The past few years have brought about a lot of changes to the workforce, particularly for those involved in creative sectors.
As we move into 2023, there are four trends we can expect to see affecting designers: the rise of AI, a more holistic mix of feelings and facts, increased creative collaboration, and greater accessibility in design.
Enhancing creativity with AI
In the digital world, artificial Intelligence (AI) is quickly becoming a normal part of the creative workflow — and in many cases, designers are already using AI in their software without even being aware of it.
With more creative software programs embracing AI, designers are now equipped with a powerful tool that enables them to work, ideate, and create better. AI helps to enhance design by boosting productivity. It helps people to break from their usual aesthetic, try a new style, and source new creative inspiration while also reducing tedious, manual tasks in the workflow.
While big changes and innovation are often met with skepticism, the scope for innovative, creative possibilities that AI brings to the design world is endless. This is an exciting space that savvy industry leaders will need to watch closely in 2023.
Bringing together the feelings and the facts
Designers today have access to huge amounts of data, equipping them with a better understanding of the performance of their work with measurable results. Insights into customer behavior inform the design process leading to more data-driven decisions; however, this focus on data does not mean that designs today lack human empathy and creativity.
To create compelling work, designers must strike a balance between data-driven and intuition-led design. They need to be experts in understanding human behavior, know when it’s best to lean on the data, and when they should trust their instincts, think outside the box, and take creative risks.
To create great designs and foster strong connections with customers, designers must not only embrace this data-driven world but also learn how to balance analytics with their own intuition and creative judgment.
Driving creative collaboration
The way people work has completely transformed. Today, people work in a mix of remote, hybrid, and in-person environments. For years, leaders believed that in-person work yielded greater collaboration and that creativity happened within the bounds of the traditional 9 a.m. to 5 p.m., Monday through Friday work structure. We’re now seeing that this isn’t the case. Designers can collaborate, be creative, and drive innovation anytime and from anywhere — whether that’s from a coffee shop or the couch at 2 a.m.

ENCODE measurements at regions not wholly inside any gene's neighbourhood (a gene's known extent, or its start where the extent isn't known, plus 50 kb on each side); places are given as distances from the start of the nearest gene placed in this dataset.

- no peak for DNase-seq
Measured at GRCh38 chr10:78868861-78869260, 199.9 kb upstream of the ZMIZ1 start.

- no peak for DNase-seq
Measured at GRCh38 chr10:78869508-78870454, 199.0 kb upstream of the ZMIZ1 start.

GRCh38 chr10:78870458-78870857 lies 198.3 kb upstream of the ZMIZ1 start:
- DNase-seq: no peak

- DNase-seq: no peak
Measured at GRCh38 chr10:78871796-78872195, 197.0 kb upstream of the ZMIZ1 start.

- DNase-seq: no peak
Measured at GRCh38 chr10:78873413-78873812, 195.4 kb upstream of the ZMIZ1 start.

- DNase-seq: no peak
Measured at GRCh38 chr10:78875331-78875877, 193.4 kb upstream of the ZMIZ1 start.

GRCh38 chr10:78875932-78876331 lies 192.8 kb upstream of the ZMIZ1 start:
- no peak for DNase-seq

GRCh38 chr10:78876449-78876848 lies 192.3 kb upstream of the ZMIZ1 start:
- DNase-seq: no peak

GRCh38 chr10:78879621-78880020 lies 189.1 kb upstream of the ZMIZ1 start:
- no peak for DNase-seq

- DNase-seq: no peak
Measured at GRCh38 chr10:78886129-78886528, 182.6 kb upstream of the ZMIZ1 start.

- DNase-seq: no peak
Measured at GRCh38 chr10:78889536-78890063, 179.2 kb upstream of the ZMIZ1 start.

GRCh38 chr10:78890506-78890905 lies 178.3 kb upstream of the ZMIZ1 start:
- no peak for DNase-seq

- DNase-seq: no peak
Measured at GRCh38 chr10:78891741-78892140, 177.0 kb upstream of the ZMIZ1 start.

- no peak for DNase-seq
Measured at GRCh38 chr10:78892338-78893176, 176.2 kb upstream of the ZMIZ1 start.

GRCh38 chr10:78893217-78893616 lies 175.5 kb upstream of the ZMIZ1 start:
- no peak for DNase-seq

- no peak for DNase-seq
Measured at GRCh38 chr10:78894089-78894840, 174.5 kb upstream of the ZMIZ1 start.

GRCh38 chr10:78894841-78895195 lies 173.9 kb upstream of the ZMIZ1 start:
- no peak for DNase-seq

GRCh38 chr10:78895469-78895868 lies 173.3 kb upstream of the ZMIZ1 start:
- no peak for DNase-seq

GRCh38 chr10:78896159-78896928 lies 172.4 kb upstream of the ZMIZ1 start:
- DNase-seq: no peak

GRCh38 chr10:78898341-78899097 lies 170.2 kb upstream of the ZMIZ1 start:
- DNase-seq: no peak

There’s been an influx of design tools that allow for remote collaboration, enabling people to connect with teams and clients regardless of location. This ability to seamlessly create from anywhere will only become increasingly important as more people lean into new ways of working. Empowering people with the freedom and flexibility to work how, when, and where they want leads to better productivity and more opportunities for creativity.
Prioritizing accessible web design
In the U.S., 26% of adults have some kind of disability. This means that millions of people do not have adequate access to information, services, and products because many websites’ designs inadvertently exclude them.
In 2023, we expect to see more of an effort to optimize web accessibility. Making design more accessible can be the use of visuals that represent race, gender, and orientation diversity, but it also takes into account things like typography and font size, subtitles in videos, high contrast visuals, and using clear and concise copy. When accessibility is prioritized, people with mobility, cognition, hearing, and vision impairments are better able to perceive, understand, navigate, and be full participants in our digital world.
The future of graphic design
The way we work and create is always evolving. It’s an exciting time for the digital design space, as we can expect to see major shifts around AI, data analytics, creative collaboration, and accessibility in the coming year.